Vegetables and spices are experiencing a new wave of extraordinarily high prices in urban centers. The higher production costs of vegetables, the gap between supply and demand and disruptions in distribution are among the main factors responsible for the observed price increases. In addition, there is ineffective price control by the district administration and the lack of a political framework to promote vegetable production in the country.
Undeniably, vegetables are out of reach even for the middle class. People are turning to the government for price control measures, but under the free market mechanism and with the current human and institutional capacities of government agencies, price reduction seems almost impossible.
Given the situation, urban kitchen gardening (growing vegetables indoors) can be a viable option for households faced with high prices and/or a shortage of fresh and contamination-free vegetables.
Households don’t need a lot of space to keep small and vertical-growing vegetables; a backyard, roof terrace, terrace or balcony can easily be used for this purpose. A container on the windowsill can also provide fresh and healthy food. While you can’t grow all vegetables at home, it still brings some quality food to the table while reducing household food expenses.
Its widespread adoption can help achieve food self-sufficiency and promote a more sustainable lifestyle
In addition, placing containers on the roof has the added benefit of lowering the roof temperature and reducing the home’s air conditioning costs. In addition, vegetable gardens can prove to be the best carbon sinks in overcrowded cities to combat air pollution.
Several government and/or civil society sponsored campaigns to promote homegrown vegetables in our cities have previously failed to achieve the intended results as the extended household support was limited to the distribution of free vegetable seeds along with a short instructional booklet . Undoubtedly, the majority of city dwellers are in favor of the idea, but they face some obstacles in adopting it.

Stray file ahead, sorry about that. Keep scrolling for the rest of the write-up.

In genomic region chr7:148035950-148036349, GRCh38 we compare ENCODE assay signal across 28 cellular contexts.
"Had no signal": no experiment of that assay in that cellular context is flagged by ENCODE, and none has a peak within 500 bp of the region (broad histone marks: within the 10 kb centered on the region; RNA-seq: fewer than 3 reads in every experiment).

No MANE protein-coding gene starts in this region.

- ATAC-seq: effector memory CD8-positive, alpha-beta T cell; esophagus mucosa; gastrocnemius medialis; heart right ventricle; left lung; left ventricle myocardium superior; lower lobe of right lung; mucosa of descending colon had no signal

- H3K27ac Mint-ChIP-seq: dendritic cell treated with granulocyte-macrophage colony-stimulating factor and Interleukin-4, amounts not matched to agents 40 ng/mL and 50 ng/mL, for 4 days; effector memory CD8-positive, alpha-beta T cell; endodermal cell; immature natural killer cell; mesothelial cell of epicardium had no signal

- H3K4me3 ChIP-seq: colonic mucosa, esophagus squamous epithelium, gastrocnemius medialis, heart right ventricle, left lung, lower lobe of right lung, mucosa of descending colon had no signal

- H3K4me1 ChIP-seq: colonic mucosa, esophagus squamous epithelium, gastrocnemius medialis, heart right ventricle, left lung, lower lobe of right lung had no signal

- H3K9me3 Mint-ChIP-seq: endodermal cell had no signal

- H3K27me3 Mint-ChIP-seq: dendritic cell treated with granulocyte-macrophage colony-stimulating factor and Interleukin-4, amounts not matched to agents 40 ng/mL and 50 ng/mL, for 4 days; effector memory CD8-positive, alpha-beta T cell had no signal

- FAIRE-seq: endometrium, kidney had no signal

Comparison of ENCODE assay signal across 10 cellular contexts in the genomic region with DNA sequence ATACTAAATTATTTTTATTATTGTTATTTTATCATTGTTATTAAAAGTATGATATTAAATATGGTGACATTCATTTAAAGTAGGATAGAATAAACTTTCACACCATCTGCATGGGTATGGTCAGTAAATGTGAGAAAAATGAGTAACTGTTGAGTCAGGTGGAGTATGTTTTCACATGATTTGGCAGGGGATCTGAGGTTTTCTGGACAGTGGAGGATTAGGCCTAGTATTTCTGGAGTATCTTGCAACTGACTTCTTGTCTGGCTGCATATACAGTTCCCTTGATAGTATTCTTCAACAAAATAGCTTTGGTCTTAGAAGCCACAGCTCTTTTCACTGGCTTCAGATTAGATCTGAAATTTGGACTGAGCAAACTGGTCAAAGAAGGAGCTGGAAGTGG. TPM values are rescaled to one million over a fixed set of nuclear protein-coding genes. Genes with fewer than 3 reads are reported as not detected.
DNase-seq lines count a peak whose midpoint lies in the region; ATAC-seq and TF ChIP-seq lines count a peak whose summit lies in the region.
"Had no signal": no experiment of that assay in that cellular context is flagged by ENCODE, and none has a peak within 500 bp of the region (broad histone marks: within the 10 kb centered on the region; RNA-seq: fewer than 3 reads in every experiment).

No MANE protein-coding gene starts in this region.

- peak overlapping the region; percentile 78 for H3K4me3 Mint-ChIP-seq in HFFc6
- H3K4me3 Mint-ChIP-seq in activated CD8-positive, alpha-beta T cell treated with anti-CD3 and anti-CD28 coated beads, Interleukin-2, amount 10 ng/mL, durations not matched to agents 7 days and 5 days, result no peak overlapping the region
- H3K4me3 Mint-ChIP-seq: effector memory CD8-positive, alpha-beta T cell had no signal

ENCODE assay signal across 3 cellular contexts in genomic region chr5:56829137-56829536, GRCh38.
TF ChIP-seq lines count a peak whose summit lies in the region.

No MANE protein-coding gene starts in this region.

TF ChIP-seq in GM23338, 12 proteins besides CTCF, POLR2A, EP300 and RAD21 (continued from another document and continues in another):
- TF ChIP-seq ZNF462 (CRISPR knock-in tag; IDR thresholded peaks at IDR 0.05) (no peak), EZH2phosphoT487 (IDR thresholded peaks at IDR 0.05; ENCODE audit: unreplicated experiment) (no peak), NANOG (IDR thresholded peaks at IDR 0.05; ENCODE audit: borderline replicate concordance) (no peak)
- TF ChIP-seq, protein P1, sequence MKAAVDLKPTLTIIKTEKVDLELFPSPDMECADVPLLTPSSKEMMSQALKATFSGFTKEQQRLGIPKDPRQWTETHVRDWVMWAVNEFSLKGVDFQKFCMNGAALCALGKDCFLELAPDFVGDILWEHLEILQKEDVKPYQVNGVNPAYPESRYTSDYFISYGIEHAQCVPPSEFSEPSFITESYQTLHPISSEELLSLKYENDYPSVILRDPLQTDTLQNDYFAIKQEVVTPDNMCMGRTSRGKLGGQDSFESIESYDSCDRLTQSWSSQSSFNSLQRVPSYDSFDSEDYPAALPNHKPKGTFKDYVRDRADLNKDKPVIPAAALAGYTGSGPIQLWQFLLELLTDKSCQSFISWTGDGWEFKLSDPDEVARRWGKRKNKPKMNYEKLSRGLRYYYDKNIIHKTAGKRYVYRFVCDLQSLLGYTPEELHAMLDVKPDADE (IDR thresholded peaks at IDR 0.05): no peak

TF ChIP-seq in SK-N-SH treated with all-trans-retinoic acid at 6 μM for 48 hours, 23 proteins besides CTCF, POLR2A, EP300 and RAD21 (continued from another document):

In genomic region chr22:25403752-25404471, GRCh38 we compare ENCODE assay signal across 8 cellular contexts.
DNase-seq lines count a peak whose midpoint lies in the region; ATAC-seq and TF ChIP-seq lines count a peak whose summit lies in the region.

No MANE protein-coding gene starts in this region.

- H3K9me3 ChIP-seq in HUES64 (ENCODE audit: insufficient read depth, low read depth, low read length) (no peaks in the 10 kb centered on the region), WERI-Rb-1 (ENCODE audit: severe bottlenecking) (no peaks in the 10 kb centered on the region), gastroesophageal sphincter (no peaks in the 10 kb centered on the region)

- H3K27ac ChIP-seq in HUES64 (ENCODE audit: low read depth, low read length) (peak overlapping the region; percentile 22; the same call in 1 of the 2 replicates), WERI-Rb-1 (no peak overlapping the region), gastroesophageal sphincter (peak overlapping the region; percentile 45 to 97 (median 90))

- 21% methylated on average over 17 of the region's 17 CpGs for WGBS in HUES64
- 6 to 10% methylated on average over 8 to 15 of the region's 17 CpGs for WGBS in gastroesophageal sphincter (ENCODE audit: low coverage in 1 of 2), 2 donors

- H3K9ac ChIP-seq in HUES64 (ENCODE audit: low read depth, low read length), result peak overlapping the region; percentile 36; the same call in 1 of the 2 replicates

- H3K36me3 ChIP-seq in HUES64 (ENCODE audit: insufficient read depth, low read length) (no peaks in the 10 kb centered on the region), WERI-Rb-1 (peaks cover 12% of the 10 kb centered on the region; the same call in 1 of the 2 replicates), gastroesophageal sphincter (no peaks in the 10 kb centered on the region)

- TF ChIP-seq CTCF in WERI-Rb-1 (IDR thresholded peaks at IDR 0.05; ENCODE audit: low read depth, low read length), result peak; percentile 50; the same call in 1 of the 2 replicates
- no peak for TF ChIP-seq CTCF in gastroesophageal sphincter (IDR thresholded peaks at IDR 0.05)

First, it is reasonable to say that growing vegetables is not easy, but involves some technical tasks, such as selecting high-yielding seeds and seedlings, preparing soil media, sowing seeds properly and timely, applying balanced nutrients and controlling pests and diseases. Therefore, unless these operations are made easy for everyone, large-scale expansion will remain a dream.
Second, initial cost is an important consideration. Likewise, if someone wants to give up kitchen gardening after starting, the sunk costs should be minimal.
Third, the vegetable garden initiative should align with the dominant lifestyle of most urban households, which is characterized by the search for greater convenience, door-to-door delivery, and service components along with physical products. Considering these factors, providing already grown/transplanted plants (for a few days) in a pot, container or bag instead of giving seeds to households can solve several challenges households face. A packet of liquid/granular fertilizer and safe pesticide – with a small hand sprayer – can help shoppers further.
Since several vegetables ripen in 35-40 days, buyers need to water the plants and apply fertilizer – relatively simple tasks – for only about a month to get products. With the use of natural compost and special care, even organic vegetables could be grown.
In each city, dozens of private nurseries sell both ornamental and fruit plants, which can serve as ideal suppliers for vegetable plants and seedlings as they already have the space, facilities and know-how to add a new line of products to their product mix – Vegetables .
Private sector companies offer multiple products/hardware against a refundable deposit to lower the entry and exit barriers for customers. A notable example is home delivery of large bottled water (19 litres) by bottled water companies. Likewise, nurseries can offer plants grown/transplanted in containers, which will be exchanged for new containers once the previous plants go out of season after a few months. Home delivery, online ordering, home planting services, and a helpline coupled with instructional videos can provide additional convenience for shoppers.
However, the main challenge is to initiate change where a few private sector actors (kindergartens) can start this business model in every big city. To get started, government agencies and civil society organizations that have campaigned to promote domestic vegetable production can better channel their funds through nurseries to achieve sustainable results at scale.
As Pakistanis face severe economic insecurity, high food inflation and declining real incomes, the urban kitchen garden has never been more important to ordinary households than it is today. Its widespread adoption will help achieve food self-sufficiency and promote a more sustainable lifestyle. The next spring season – an ideal time to start the vegetable garden – is only a few weeks away.
Khalid Wattoo is a farmer and development expert. Sara Mehmood conducts research in the fields of forest and environmental sciences
Published in Dawn, The Business and Finance Weekly, December 19, 2022